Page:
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While seven current and former senators who called for Al Franken to resign at the end of 2017 now feel bad about their decision, Kirsten Gillibrand is not one of them. Speaking at a Bustle Digital Group event on Monday night, Gillibrand shared that she does “not have any regrets” about her leading role in pushing for Franken to step down.

“There was 34 other senators that called on him to resign,” Gillibrand said on Monday night, according to the Washington Post. “You wouldn’t know that today, given I seem to stand alone. But I could not stay silent. I could not defend his actions.”

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Gillibrand’s message for those senators who now have buyer’s remorse? Don’t be cowards! “Now I could have told those seven senators, and any of the senators—the 35 senators who came out against him—that there is no prize for someone who tries to hold accountable a powerful man who is good at his day job,” she said. “But we should have the courage to do it anyway. So no, I do not have any regrets.”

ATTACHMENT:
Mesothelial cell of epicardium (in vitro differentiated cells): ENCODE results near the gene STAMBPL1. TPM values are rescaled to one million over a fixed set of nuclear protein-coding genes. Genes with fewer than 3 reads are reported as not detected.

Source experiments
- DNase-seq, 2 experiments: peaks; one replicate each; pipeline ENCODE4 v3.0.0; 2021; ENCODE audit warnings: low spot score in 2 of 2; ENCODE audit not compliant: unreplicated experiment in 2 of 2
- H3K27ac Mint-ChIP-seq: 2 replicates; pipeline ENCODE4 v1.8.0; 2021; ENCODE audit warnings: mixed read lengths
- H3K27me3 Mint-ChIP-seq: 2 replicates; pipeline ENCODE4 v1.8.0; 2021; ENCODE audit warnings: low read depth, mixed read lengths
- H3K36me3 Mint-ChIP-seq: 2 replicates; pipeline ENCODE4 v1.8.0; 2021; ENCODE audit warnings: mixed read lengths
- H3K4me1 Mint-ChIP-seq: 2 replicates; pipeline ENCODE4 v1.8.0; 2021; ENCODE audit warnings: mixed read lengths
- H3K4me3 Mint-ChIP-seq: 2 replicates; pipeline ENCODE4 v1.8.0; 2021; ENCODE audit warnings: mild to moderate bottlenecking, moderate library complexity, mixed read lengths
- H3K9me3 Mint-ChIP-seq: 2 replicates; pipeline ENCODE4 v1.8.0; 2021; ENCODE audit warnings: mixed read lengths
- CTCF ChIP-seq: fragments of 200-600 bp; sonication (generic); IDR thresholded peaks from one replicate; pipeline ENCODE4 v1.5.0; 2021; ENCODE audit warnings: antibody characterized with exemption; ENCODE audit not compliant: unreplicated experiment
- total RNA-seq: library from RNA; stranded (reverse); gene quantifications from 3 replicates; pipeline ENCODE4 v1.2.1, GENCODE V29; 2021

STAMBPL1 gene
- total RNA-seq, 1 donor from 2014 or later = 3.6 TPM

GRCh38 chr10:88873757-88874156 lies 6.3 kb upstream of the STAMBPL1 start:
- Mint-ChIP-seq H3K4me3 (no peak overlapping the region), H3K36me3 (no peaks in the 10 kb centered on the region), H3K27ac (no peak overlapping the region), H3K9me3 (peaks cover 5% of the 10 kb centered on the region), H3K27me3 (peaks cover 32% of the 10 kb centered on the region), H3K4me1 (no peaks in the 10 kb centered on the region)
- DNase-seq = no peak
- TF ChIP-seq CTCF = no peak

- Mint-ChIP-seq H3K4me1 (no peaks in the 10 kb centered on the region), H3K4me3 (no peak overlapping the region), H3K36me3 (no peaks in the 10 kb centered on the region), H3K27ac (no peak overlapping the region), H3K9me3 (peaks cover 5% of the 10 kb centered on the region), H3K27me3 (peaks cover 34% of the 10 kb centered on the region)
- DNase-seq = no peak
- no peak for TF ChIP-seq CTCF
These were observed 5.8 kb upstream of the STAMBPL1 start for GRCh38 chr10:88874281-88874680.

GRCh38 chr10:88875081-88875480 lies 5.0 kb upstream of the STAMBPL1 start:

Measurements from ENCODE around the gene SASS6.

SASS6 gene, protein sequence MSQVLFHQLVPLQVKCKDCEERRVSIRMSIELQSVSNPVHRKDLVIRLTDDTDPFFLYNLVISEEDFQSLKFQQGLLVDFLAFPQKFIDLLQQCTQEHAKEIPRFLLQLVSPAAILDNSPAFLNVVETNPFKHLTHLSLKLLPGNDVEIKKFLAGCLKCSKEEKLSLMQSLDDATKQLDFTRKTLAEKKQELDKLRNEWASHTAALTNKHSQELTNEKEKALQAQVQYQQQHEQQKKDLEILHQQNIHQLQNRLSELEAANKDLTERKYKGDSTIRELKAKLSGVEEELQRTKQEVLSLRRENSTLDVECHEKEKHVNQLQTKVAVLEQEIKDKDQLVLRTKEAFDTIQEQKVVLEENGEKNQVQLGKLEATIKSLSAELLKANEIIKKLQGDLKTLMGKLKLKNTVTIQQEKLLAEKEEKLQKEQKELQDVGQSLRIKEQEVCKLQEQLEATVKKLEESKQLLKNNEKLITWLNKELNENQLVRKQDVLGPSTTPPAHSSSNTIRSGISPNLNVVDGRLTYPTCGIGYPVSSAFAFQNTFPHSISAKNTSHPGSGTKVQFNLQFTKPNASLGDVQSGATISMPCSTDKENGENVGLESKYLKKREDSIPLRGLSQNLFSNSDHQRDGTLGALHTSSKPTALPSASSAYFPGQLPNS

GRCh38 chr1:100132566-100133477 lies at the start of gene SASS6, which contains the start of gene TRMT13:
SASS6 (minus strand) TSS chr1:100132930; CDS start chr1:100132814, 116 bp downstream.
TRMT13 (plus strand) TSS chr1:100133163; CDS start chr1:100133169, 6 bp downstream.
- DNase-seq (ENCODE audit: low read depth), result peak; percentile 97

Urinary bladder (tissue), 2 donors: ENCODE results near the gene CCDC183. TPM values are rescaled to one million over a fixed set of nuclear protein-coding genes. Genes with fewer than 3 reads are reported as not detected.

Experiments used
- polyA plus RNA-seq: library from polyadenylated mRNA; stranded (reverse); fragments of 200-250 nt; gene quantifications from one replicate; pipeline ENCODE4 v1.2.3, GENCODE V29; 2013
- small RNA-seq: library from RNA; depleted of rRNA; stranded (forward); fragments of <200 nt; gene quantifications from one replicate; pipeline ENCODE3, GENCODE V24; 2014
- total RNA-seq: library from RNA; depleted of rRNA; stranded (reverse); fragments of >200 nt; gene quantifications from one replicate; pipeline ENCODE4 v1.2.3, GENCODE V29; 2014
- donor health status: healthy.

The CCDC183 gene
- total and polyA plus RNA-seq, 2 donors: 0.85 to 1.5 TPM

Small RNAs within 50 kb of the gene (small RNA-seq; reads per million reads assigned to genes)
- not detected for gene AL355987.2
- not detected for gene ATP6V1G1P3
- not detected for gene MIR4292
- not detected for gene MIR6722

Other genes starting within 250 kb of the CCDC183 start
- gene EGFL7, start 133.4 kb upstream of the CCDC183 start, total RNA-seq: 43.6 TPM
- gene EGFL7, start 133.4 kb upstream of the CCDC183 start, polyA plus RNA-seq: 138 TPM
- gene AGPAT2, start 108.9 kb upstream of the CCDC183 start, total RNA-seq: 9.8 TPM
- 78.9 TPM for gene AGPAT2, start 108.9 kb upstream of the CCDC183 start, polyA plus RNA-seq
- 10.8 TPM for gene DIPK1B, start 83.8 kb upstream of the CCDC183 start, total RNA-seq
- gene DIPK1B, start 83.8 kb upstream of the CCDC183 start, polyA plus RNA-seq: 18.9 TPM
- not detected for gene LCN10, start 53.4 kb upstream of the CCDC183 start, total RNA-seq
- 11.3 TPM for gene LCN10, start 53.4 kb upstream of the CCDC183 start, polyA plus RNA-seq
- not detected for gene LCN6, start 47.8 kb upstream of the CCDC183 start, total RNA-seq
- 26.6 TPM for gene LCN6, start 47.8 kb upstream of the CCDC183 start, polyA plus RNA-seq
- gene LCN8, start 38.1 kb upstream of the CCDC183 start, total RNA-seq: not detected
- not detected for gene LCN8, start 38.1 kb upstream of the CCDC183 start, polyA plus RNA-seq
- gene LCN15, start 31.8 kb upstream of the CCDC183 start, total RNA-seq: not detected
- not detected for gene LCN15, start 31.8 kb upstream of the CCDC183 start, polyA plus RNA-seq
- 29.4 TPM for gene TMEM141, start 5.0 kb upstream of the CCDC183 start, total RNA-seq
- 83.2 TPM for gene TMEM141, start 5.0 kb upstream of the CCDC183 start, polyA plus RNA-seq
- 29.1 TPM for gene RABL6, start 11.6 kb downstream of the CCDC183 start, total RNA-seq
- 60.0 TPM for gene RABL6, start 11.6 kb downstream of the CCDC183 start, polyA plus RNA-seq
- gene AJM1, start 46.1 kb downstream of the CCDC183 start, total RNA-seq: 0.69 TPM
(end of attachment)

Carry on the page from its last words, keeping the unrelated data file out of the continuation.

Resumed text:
Referencing the blowback she has received, which has included some major Democratic Party donors who are now shunning her presidential campaign, she added, “And to somehow blame me for a man’s action and a man’s decision, it’s pretty absurd.” This double standard, she noted, did not affect only her. In the lead-up to his resignation, women in the Senate were asked “every day, multiple times a day” about Franken.

“Were the male senators asked? Absolutely not. So let’s be clear, there is absolutely a double standard,” Gillibrand said.

Gillibrand was also critical of Jane Mayer’s New Yorker piece on Al Franken that was published on Monday morning, pointing out that it focused almost solely on Leeann Tweeden, the first woman to come forward with allegations against Franken. “There was really no critical or investigative journalism or reporting on the other seven, and that certainly causes me pause,” Gillibrand said. “He had eight credible allegations against him—two since he was senator, and the eighth one happened to be a congressional staffer.”

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Will Gillibrand ever have to stop answering questions about Franken? Probably not!

“Women are asked to hold accountable their colleagues. The men are not,” Gillibrand said. “Who is being held accountable for Al Franken’s decision to resign? Women senators, including me. It’s outrageous. It’s absurd.”